Beat music  

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Kunstformen der Natur (1904) by Ernst Haeckel
Kunstformen der Natur (1904) by Ernst Haeckel

Beat Music, also known as Merseybeat (for bands from Liverpool), Brumbeat (for bands from Birmingham) etc., is a pop music genre that evolved in the UK in the early 1960s. Beat groups characteristically had simple guitar-dominated line-ups, with vocal harmonies and catchy tunes. Beat music has little to do with the Beat generation literary movement of the 1950s, and more to do with driving rhythms, which the bands had adopted from their R&B/soul influences.

In 1964, a British Invasion of acts led by The Beatles swept across the Atlantic Ocean and stormed the charts in North America, but most acts did not progress into the later Psychedelic era or 'rock' decade of the 1970s.



Nederbeat (also: Nederbiet) is Netherland's answer to the early 1960s Beat groups led by the Beatles.

Also the emergence of pirate station Radio Veronica stimulated the Dutch music community to produce truckloads of 'Nederbeat'. By far The Hague was the country's beat capital, along with neighbouring coastal town Scheveningen. The clubs on its boulevard, from where Veronica's pirate ship was constantly visible, proved instrumental as a breeding place for Dutch talent.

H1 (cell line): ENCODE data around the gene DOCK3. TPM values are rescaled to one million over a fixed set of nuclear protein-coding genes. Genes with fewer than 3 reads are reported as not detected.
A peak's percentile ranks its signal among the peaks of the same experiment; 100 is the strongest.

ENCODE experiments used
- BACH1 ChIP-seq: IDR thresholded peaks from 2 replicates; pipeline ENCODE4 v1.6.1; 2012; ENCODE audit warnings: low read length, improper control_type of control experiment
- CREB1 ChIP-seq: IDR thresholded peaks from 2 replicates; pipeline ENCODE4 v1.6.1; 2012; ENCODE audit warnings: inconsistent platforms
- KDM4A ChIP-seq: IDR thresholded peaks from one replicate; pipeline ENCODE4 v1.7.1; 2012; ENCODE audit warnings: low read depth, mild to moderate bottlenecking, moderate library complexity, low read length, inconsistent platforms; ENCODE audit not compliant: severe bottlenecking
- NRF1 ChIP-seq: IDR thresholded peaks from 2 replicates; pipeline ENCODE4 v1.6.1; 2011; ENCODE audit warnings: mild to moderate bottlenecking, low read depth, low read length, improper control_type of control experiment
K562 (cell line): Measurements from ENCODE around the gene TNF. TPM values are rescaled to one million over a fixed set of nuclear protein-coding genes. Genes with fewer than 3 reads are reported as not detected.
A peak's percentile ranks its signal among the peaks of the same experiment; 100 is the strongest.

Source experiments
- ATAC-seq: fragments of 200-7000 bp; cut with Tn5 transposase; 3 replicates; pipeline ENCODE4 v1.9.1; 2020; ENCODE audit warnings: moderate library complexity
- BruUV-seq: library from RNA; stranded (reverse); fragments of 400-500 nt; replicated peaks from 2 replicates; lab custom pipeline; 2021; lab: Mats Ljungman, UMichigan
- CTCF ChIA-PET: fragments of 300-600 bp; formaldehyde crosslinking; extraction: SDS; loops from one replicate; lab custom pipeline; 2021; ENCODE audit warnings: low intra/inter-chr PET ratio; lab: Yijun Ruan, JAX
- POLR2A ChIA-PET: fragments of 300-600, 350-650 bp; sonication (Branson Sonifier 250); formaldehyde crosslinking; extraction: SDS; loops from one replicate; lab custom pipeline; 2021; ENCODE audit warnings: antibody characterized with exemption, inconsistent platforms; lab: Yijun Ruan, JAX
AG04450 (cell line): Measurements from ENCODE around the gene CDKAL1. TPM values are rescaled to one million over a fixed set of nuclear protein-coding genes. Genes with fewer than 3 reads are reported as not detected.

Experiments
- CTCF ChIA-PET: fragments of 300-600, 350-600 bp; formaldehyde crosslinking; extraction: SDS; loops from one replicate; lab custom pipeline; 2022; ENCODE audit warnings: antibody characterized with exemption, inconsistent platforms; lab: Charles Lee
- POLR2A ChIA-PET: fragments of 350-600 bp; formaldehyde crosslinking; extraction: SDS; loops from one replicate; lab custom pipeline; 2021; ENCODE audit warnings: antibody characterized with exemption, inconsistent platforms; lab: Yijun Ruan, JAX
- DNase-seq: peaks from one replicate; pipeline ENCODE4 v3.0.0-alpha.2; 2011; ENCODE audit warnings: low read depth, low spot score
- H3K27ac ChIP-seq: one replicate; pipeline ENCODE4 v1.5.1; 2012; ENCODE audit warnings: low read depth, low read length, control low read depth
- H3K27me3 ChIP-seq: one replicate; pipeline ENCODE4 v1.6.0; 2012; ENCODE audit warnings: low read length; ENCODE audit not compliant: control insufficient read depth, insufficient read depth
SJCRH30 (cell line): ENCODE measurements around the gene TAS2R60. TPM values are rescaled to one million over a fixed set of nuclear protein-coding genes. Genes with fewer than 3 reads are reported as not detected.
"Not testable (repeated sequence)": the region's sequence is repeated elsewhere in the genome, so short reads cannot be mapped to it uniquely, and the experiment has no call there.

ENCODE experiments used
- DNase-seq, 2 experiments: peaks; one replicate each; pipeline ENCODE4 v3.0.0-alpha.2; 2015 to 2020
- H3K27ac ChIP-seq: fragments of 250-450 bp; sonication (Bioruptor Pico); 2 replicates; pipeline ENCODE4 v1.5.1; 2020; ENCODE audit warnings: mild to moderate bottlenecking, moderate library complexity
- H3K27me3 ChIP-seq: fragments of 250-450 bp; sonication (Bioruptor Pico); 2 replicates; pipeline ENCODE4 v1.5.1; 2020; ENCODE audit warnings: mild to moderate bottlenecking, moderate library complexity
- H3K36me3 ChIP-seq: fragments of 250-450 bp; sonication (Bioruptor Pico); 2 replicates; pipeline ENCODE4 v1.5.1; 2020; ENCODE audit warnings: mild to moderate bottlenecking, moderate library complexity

From the English pop-refrain words "yeah-yeah",ye-yé was a French-coined term which Spanish language appropriated to refer to uptempo pop music. It mainly consisted of a fusion of American rock from the early 60s (such as twist) and British beat music. Concha Velasco, a singer and movie star, launched the scene with her 1965 hit "La Chica Ye-Yé", though there had been hits earlier by female singers like Karina (1963). The earliest stars were an imitation of French pop, at the time itself an imitation of American and British pop and rock. Dark passion and flamenco rhythms, however, made the sound distinctively Spanish. From this first generation of Spanish pop singers, Rosalia's 1965 hit "Flamenco" sounded most distinctively Spanish.

Beat, Ye-ye, Nederbeat, Pigtrad, Groups Sounds

In some country the people called them as special word like in Japan people called it as Group Sounds (GS) in Denmark people called it as Pigtrad musik,in Dutch they called Nederbeat, 'Neder' from Nederland (the Netherlands) and 'beat' from beat-music of course. In France, and in French speaking Canada (mostly Montreal, some Ontario) the 60's beat music was called ye-ye. This, especially in Canada is what the music sung in the French language was refered to.

There were lots of Japanese Brazilian bands in Brazil. They covered Japanese GS songs. There were called ye-ye-ye. -- [Mar 2006]

See also

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